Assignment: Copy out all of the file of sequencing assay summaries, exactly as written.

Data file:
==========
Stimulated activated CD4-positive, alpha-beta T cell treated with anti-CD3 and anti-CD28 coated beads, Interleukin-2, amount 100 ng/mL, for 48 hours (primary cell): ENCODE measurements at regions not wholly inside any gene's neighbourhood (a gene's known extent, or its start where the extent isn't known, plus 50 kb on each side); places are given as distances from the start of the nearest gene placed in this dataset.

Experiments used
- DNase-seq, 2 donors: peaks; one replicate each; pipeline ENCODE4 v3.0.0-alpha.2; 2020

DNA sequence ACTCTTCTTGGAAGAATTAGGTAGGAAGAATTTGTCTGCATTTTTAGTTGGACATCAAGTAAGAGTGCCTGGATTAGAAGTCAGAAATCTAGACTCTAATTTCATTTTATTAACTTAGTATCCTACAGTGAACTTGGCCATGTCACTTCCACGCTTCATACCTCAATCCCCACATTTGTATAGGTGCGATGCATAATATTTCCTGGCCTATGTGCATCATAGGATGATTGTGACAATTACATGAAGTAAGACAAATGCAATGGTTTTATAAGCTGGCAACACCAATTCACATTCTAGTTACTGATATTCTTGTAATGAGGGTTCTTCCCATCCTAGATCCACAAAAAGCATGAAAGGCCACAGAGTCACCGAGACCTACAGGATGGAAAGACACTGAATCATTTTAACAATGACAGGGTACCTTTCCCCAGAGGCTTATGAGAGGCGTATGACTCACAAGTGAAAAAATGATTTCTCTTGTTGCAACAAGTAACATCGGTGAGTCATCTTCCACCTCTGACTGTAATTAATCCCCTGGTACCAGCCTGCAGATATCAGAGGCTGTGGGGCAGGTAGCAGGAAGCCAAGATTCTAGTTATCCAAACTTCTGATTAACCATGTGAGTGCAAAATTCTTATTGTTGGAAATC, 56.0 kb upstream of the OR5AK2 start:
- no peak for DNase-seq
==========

Stimulated activated CD4-positive, alpha-beta T cell treated with anti-CD3 and anti-CD28 coated beads, Interleukin-2, amount 100 ng/mL, for 48 hours (primary cell): ENCODE measurements at regions not wholly inside any gene's neighbourhood (a gene's known extent, or its start where the extent isn't known, plus 50 kb on each side); places are given as distances from the start of the nearest gene placed in this dataset.

Experiments used
- DNase-seq, 2 donors: peaks; one replicate each; pipeline ENCODE4 v3.0.0-alpha.2; 2020

DNA sequence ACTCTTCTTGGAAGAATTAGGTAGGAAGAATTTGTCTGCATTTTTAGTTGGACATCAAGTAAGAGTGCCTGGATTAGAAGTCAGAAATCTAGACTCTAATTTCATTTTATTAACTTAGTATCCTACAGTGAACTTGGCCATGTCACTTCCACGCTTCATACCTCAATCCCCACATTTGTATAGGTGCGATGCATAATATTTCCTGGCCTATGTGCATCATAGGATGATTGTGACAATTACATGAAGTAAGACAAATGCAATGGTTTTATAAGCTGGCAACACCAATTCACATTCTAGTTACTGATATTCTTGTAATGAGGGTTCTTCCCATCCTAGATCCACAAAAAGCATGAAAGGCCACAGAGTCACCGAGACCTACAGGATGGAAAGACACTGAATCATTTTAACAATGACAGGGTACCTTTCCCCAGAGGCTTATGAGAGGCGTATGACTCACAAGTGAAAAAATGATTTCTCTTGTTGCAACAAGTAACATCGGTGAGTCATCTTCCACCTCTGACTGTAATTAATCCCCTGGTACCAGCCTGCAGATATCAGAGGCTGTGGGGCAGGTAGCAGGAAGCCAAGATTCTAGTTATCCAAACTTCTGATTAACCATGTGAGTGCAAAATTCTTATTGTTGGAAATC, 56.0 kb upstream of the OR5AK2 start:
- no peak for DNase-seq